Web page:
PEN BOUTIQUE DEDICATES THIS PEN TO AN ICONIC SYMBOL OF INTERNATIONAL COOPERATION, REMINDING US OF THE INCREDIBLE THINGS WE CAN DO WHEN WE WORK TOGETHER
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FOUNTAIN PEN, ROLLERBALL and Pencil 1.1mm
This matching set of rollerball, pencil and fountain pen come packaged in this sturdy box with snappy magnetic closure. Each writing instrument is engraved with a limited edition number with 175 total sets available. This spacecraft themed set looks back to July 1975 when the United States and Soviet Union teamed up to connect in space with the first crewed international space station. It was a “memorable handshake in space” and “a symbol of detente between the superpowers… to mark the end of the Space Race.” Choose from Extra Fine, Fine, Medium and 1.1 mm nib sizes. Link in the bio.
The Space Race, an era of fierce competition between American and Soviet space programs, was bookended by two events: the launch of Sputnik in 1957, and the Apollo-Soyuz Test Project in 1975. After almost 20 years of breakneck progress from both sides, which gave us the first man in space, the first spacewalk, the moon landings, and countless other achievements unimaginable a generation before, NASA and their Soviet counterpart the Soviet Academy of Sciences worked together on the Apollo-Soyuz Test Project to kick off a new age of international cooperation in space.
In 1970, the administrator of NASA sent a letter proposing a joint orbital rendezvous between spacecraft from the US and USSR, and the next five years were spent training astronauts and building equipment from both countries to deal with the challenges created by the significant cultural, engineering, and design philosophy differences between the two space programs. Perhaps most difficult to overcome from a technical standpoint was the incompatibility of the two craft's atmospheres. Prioritizing flame resistance, the Soyuz capsule had a mixed gas atmosphere similar to air at about sea level pressure, as there's a significantly reduced risk of fire inside the capsule compared to a pure oxygen environment. Conversely, the Apollo command module used pure oxygen at 1/5th atmospheric pressure, because it's just as easy to breathe as normal air, but puts less strain on the walls of the capsule and allows for widespread weight savings. Had the two countries not worked together to build the Androgenous Peripheral Attach System (APAS), a unique two-sided airlock that bridged the two spacecraft, the Soyuz side would likely have gone up in flames, and the Apollo side may have popped like a balloon. On the crew side, the 3 Americans and 2 Soviets who would go on the mission all learned Russian and English respectively, and spoke the native language of the other side for the duration of the rendezvous. While together in orbit, the two crews exchanged 5 flags from each country, addressed TV audiences from around the world, and enjoyed the company of their counterparts in an unprecedented display of unity between the two Cold War powers.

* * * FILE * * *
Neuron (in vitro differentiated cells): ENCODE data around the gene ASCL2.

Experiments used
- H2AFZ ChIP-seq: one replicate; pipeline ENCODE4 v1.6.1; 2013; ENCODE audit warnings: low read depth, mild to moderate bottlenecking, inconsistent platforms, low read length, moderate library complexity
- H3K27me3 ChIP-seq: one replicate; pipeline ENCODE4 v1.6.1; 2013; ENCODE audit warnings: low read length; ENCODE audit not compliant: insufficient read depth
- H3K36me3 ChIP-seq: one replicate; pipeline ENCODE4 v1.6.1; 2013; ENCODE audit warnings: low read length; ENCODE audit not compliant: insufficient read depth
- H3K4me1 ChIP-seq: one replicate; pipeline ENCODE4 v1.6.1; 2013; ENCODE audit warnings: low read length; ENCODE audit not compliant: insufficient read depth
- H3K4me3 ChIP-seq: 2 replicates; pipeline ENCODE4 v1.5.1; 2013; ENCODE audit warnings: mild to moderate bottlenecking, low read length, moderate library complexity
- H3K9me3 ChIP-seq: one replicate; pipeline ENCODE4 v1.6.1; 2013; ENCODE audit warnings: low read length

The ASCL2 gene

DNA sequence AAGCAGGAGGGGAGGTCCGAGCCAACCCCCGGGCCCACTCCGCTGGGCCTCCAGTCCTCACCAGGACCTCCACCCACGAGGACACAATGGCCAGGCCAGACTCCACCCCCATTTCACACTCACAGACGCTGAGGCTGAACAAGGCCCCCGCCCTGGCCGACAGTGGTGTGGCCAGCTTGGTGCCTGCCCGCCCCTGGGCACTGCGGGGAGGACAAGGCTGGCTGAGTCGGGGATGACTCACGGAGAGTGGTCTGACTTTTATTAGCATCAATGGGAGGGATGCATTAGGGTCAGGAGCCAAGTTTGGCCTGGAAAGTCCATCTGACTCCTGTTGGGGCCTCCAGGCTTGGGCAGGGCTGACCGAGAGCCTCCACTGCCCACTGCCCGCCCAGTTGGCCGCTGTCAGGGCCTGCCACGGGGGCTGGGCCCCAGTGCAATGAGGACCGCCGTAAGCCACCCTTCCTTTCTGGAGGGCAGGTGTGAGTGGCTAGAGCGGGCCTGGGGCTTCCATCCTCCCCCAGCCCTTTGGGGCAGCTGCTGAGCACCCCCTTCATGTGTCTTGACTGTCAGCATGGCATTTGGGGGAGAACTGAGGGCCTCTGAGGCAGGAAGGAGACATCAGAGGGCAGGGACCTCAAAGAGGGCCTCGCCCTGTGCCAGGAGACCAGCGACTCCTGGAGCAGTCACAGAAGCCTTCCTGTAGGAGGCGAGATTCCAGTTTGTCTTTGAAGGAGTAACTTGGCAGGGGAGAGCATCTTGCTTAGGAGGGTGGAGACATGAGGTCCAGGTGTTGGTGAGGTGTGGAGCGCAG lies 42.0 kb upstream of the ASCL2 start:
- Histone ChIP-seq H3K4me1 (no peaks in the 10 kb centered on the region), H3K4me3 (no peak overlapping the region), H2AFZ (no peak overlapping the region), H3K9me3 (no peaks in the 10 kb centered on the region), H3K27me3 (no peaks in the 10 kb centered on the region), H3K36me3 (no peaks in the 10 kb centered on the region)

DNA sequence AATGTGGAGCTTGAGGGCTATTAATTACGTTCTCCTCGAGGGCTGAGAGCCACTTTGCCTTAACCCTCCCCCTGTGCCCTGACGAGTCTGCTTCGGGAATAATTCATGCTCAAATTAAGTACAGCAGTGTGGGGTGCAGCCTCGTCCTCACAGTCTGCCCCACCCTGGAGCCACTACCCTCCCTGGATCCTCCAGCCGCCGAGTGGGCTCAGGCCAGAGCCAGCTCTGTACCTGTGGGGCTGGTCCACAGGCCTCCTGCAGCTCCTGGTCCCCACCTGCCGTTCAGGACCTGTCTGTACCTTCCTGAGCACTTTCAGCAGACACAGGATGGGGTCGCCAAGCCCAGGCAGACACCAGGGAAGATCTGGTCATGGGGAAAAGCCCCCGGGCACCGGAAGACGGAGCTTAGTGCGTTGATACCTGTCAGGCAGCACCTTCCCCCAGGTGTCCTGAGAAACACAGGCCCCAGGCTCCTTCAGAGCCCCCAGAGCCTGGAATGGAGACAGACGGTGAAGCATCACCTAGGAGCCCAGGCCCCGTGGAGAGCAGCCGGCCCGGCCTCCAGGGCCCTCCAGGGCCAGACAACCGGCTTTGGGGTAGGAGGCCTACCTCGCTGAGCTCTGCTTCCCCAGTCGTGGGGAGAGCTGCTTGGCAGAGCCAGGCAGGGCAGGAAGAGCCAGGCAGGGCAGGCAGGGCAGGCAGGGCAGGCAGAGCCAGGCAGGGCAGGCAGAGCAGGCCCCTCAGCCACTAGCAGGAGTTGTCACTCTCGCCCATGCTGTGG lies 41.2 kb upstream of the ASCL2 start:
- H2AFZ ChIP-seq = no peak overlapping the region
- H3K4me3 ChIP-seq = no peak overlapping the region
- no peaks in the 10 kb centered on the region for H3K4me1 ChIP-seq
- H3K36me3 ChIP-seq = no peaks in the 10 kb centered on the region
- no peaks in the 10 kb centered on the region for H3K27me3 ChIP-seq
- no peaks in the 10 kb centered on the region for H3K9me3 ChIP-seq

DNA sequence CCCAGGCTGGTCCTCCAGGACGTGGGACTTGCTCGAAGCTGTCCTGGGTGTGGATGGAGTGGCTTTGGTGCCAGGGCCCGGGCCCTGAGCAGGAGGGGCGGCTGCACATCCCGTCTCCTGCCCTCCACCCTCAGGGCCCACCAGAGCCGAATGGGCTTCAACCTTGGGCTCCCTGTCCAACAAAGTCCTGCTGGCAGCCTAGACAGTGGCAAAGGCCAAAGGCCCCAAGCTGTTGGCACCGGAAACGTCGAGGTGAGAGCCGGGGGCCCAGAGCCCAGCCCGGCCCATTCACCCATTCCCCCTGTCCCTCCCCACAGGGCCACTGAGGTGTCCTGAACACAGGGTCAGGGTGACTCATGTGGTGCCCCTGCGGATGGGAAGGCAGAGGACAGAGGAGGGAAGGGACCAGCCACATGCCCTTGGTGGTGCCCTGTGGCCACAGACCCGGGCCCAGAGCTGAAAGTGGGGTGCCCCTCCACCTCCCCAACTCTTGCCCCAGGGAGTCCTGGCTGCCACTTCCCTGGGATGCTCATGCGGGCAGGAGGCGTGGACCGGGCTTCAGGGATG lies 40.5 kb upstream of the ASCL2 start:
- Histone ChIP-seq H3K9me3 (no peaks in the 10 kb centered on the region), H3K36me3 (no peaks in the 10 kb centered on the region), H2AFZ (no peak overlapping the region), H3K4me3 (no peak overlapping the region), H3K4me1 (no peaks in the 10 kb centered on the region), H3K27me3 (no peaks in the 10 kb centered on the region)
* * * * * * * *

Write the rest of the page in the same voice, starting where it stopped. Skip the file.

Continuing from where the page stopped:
The Pen Boutique exclusive Apollo Soyuz Retro 51 commemorates this iconic moment in the history of space exploration in spectacular fashion. The sky blue upper section of the pen represents the Soyuz capsule, with its two distinctive blue bands. The bottom section's minimal markings, bare metal finish, and cross-shaped R-4D attitude control thrusters represent the exterior of the Apollo CSM, the same craft which carried the crew of Apollo 11 to and from the moon just 6 years prior. Bridging the two sections representing each spacecraft is a grey section representing the APAS, the most concrete example of the hurdles facing this mission and the inspiring efforts taken to overcome them.